International Conference:

Folk Culture and Boundaries in the Balkans

Volos, 7-8 June 2008

The concept of the conference Organizers and sponsors The conference programme


Ulo Valk (University of Tartu)
Drawing Discursive Boundaries: Estonian Identity from National Mythology to New Age.

The formation of Estonian nation was prepared during the first half of 19th century when the ideas of Enlightenment spread, which changed the views of the Baltic Germans who formed the intellectual and political elite of the country. The local peasants were raised from the status of primitive and superstitious savages to a people with history, cultural heritage and right for a better education. Estonian people became an object of scholarly interests and of the civilizing endeavors of enlighteners. During the second half of 19th century the ideas of national romanticism spread and the Estonian people became aware of themselves as a subject of history. Belief in a homogeneous Estonian ethnical community had its effect on the society and led to the political independence of the country in 1918 and once again in 1991.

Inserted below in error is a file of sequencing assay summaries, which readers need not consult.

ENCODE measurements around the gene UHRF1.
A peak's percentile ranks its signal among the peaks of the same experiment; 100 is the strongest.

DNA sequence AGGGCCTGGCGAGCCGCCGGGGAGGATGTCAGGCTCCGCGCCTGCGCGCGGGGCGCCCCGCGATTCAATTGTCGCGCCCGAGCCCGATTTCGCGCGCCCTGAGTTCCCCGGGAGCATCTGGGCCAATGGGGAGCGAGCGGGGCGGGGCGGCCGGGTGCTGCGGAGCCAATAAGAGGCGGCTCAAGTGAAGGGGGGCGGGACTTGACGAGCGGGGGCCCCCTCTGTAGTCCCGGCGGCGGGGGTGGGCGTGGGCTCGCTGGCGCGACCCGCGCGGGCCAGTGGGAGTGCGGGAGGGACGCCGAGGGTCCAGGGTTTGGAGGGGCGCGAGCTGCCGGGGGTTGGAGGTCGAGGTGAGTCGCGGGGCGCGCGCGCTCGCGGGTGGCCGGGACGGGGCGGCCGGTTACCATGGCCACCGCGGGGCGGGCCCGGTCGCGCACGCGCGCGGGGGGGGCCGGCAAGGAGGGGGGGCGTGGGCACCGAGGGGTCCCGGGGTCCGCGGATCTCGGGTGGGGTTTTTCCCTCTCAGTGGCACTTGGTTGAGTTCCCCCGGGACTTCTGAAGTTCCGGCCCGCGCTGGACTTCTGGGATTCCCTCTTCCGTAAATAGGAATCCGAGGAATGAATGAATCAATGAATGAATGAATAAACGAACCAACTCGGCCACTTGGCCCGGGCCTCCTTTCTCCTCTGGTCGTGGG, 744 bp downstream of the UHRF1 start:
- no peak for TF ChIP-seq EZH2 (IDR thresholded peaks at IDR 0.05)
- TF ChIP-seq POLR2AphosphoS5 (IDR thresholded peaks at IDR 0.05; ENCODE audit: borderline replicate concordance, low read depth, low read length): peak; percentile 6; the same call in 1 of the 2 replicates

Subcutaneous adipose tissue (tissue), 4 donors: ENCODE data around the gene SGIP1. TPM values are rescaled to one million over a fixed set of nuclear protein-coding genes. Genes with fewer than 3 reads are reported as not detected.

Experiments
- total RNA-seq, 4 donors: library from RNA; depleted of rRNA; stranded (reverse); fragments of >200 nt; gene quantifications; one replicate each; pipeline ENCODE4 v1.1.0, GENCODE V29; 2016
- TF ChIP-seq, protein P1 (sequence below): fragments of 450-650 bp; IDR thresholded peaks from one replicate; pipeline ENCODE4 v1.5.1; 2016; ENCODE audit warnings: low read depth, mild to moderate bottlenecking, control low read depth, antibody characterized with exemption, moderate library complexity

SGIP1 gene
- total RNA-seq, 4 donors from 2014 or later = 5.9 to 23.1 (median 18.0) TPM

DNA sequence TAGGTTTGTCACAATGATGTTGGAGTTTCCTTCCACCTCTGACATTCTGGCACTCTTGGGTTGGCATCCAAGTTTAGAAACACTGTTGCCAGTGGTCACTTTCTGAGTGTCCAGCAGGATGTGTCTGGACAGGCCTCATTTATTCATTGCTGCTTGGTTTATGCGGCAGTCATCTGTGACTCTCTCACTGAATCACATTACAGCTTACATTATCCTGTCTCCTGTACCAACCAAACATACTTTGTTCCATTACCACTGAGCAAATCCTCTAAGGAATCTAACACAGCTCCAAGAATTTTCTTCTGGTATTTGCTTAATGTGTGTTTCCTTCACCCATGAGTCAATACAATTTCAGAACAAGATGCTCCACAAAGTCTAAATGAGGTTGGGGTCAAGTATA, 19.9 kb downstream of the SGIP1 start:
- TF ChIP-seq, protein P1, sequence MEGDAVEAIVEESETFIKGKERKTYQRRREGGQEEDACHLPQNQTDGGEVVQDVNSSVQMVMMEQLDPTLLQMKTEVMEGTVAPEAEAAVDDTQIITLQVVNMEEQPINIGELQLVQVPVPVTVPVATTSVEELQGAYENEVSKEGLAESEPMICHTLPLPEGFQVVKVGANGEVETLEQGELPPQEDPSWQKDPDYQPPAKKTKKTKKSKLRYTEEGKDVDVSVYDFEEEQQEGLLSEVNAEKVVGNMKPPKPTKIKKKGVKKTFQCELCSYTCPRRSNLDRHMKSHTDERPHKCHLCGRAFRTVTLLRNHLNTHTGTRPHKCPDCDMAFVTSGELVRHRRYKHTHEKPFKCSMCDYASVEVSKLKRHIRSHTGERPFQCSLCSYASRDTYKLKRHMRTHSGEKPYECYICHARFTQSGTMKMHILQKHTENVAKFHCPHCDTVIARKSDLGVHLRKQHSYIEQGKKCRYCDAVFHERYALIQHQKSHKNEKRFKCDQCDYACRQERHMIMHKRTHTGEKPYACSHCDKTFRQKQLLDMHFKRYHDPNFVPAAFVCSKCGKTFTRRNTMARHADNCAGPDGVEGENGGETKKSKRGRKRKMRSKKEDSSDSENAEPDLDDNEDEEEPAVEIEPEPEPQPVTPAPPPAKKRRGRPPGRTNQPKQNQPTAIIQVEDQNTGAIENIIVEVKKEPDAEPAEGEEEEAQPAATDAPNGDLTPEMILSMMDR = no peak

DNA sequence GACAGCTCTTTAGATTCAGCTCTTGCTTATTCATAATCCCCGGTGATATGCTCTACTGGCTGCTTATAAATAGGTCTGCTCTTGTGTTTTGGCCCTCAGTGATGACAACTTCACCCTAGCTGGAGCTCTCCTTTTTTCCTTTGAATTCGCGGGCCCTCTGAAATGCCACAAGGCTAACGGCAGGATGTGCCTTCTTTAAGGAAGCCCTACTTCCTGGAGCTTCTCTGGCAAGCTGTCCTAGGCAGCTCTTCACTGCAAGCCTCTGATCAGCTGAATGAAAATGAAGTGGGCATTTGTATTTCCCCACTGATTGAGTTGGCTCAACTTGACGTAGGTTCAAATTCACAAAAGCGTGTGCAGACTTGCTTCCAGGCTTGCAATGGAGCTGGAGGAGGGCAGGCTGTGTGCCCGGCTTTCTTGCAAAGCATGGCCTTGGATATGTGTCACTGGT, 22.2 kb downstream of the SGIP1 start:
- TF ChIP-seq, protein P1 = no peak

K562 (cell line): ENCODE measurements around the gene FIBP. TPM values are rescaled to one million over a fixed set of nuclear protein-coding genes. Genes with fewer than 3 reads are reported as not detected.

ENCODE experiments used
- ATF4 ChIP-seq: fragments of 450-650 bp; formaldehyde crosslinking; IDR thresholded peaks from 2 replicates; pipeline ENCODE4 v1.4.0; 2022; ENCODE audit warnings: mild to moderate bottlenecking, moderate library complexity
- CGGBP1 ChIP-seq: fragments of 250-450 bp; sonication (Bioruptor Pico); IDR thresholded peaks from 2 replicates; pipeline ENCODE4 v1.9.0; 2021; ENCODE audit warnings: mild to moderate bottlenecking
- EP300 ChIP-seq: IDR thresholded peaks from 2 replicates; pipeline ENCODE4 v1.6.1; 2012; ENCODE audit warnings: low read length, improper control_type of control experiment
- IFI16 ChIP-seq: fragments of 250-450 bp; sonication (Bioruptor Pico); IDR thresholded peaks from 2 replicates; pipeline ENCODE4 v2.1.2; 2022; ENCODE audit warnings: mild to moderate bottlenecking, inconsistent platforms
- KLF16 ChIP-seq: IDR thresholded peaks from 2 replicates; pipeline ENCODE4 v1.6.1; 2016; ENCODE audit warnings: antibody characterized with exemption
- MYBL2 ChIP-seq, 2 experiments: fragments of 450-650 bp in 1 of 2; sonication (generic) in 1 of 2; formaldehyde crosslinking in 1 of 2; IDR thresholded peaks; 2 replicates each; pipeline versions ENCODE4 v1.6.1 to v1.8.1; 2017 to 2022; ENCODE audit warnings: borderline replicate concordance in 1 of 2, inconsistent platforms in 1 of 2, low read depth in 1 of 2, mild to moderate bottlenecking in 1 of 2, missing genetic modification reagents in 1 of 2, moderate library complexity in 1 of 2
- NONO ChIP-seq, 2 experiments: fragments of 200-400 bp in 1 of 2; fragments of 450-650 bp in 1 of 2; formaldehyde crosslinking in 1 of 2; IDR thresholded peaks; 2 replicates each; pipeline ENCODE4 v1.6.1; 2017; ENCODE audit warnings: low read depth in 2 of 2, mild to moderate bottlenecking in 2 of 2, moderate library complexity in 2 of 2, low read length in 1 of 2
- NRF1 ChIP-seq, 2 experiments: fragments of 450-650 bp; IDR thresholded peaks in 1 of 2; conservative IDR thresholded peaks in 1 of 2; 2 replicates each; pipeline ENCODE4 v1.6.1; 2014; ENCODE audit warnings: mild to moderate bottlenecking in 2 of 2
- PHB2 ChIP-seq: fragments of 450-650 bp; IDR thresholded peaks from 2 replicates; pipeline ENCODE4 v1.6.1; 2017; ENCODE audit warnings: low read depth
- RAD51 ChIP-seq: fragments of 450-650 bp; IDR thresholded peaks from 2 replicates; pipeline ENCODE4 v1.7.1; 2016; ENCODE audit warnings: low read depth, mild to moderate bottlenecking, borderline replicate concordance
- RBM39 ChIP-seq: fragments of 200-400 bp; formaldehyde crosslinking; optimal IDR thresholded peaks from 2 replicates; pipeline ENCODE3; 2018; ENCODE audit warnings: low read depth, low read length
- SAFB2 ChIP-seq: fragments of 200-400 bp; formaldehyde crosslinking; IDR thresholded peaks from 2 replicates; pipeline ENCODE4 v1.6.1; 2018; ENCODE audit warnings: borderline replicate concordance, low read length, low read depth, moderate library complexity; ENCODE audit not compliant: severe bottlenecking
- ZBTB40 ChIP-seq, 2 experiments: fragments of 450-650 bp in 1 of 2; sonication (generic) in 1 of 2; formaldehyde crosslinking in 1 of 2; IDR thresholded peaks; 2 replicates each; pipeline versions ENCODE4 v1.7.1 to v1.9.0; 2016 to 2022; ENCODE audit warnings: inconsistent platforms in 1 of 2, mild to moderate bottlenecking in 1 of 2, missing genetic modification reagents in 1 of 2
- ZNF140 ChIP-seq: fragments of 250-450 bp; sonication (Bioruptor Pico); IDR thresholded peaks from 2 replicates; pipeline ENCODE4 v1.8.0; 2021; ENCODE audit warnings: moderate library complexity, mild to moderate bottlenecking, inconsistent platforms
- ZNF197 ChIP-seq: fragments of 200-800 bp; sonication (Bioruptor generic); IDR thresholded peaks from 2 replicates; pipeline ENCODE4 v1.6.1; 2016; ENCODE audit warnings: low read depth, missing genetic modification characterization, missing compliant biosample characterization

To manifest its difference from other nations, the Estonian language and its uses in print have proved to be the most effective tool of identity formation. The project of folklore collecting, composing the epic, publishing books and newspapers in Estonian language contributed to the discourse of nationalism. Local writers composed new national mythology about pagan gods, based on classical and Germanic literary models and local folklore. First it was addressed to the non-native readers and had to prove the cultural capability of the Estonian folk. Later it spread among the Estonians and provided them with a prestigious "pre-Christian" heritage. Romantic search for the ancient cultural and spiritual roots has never disappeared in Estonia. In the politically new situation, when the country has joined the European Union, concern about the possible endangerment of the Estonian ethnical identity has reinforced these endeavors to discover, study and maintain the "ancient" wisdom. There is a historical lineage from the 19th century national mythology to the New Age type of beliefs and practices of the 21st century. The paper sheds light on these developments.